2. The Distance Measures Compared

2.1. The Many-to-Many Minimum-Weight Matching Distance

A powerful measure of the distance (dissimilarity) between two sequences of symbols (elements) is the many-to-many minimum-weight matching distance [7]. The calculation of this distance measure is illustrated using box notation in Figure 1, where sequence A has four sounded pulses (filled boxes) and sequence B has 5 sounded pulses. Empty boxes denote rests, and each box represents one unit of time. What distinguishes the many-to-many matching from other matching schemes such as the one-to-one matching or the many-to-one matching is that the many-to-many matching allows several sounded pulses to be assigned to a single sounded pulse from either sequence to the other. In the example of Figure 1 the sounded pulses numbered 1 and 3 in sequence A are assigned to sounded pulse number 2 of sequence B, and the three sounded pulses in sequence B (in positions 12, 14 and 16) are assigned to sounded pulse 14 in sequence A. The cost of each assignment is equal to the number of pulses that separate the source pulse from the target pulse, and the many-to-many distance is the sum of the individual costs. Thus in Figure 1 this distance equals 2 + 0 + 1 + 0 + 2 = 5. The many-to-many minimum-weight matching distance was computed with the Hungarian algorithm [15] as implemented by Munkres [16].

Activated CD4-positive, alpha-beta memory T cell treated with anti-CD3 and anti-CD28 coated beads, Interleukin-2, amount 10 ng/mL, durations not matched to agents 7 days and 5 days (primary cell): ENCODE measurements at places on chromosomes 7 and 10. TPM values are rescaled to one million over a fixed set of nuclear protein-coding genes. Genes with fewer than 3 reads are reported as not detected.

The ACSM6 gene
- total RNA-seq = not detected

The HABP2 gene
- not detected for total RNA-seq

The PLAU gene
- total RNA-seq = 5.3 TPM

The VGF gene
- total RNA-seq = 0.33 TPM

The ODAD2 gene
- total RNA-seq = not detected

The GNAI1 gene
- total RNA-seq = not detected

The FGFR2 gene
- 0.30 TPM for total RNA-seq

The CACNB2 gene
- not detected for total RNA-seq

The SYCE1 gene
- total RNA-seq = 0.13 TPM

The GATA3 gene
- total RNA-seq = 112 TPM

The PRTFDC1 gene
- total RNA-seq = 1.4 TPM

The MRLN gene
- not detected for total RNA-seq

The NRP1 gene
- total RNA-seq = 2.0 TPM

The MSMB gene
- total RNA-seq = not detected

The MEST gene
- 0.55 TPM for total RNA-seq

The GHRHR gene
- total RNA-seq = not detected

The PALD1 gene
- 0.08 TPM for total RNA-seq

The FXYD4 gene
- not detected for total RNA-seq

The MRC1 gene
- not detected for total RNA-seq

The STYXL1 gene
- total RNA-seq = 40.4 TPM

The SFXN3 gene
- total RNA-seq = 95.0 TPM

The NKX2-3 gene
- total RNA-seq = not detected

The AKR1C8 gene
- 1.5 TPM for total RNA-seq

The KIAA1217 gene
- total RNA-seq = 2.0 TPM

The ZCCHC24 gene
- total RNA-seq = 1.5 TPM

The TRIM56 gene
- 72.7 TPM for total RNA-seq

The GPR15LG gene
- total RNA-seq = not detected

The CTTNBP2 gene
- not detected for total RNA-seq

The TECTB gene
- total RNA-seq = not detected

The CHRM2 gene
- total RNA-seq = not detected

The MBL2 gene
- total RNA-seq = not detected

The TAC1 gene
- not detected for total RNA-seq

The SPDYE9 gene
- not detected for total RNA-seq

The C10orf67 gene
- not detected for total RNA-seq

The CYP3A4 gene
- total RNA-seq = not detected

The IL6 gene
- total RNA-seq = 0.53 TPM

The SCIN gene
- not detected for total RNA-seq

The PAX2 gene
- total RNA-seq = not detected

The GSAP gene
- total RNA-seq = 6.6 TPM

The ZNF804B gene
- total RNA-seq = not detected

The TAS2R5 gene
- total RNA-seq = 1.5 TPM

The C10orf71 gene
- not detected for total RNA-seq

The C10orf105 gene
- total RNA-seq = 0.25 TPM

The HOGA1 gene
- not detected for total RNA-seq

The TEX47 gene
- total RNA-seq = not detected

Figure 1. Illustration of the many-to-many minimum-weight matching distance.

2.2. The Edit Distance

The edit distance between two sequences is defined as the minimum number of insertions, deletions, and substitutions of symbols required to transform one sequence to the other [2] [4]. An insertion operation inserts one symbol (either silent or sounded pulse) resulting in a rhythm of longer duration. A deletion operation deletes one symbol, shortening the duration of the rhythm. A substitution operation substitutes one symbol for another, leaving the duration of the rhythm unaltered. Consider for example the calculation of the edit distance between the two 16-pulse sequences A and B in Figure 2. In the first edit operation A is converted to the 15-pulse sequence A* by deleting silent pulse number 5. In the second operation the 15-pulse sequence A* is converted into the 15-pulse sequence A** by substituting the sounded pulse number 12 by a silent pulse. Finally, the 15-pulse sequence A** is converted to the 16-pulse sequence B by inserting a sounded pulse between pulses 13 and 14, for a total of 3 operations. No other set of operations to convert A to B uses less operations, and therefore the edit distance between A and B is equal to 3. The edit distance was computed using dynamic programming [8].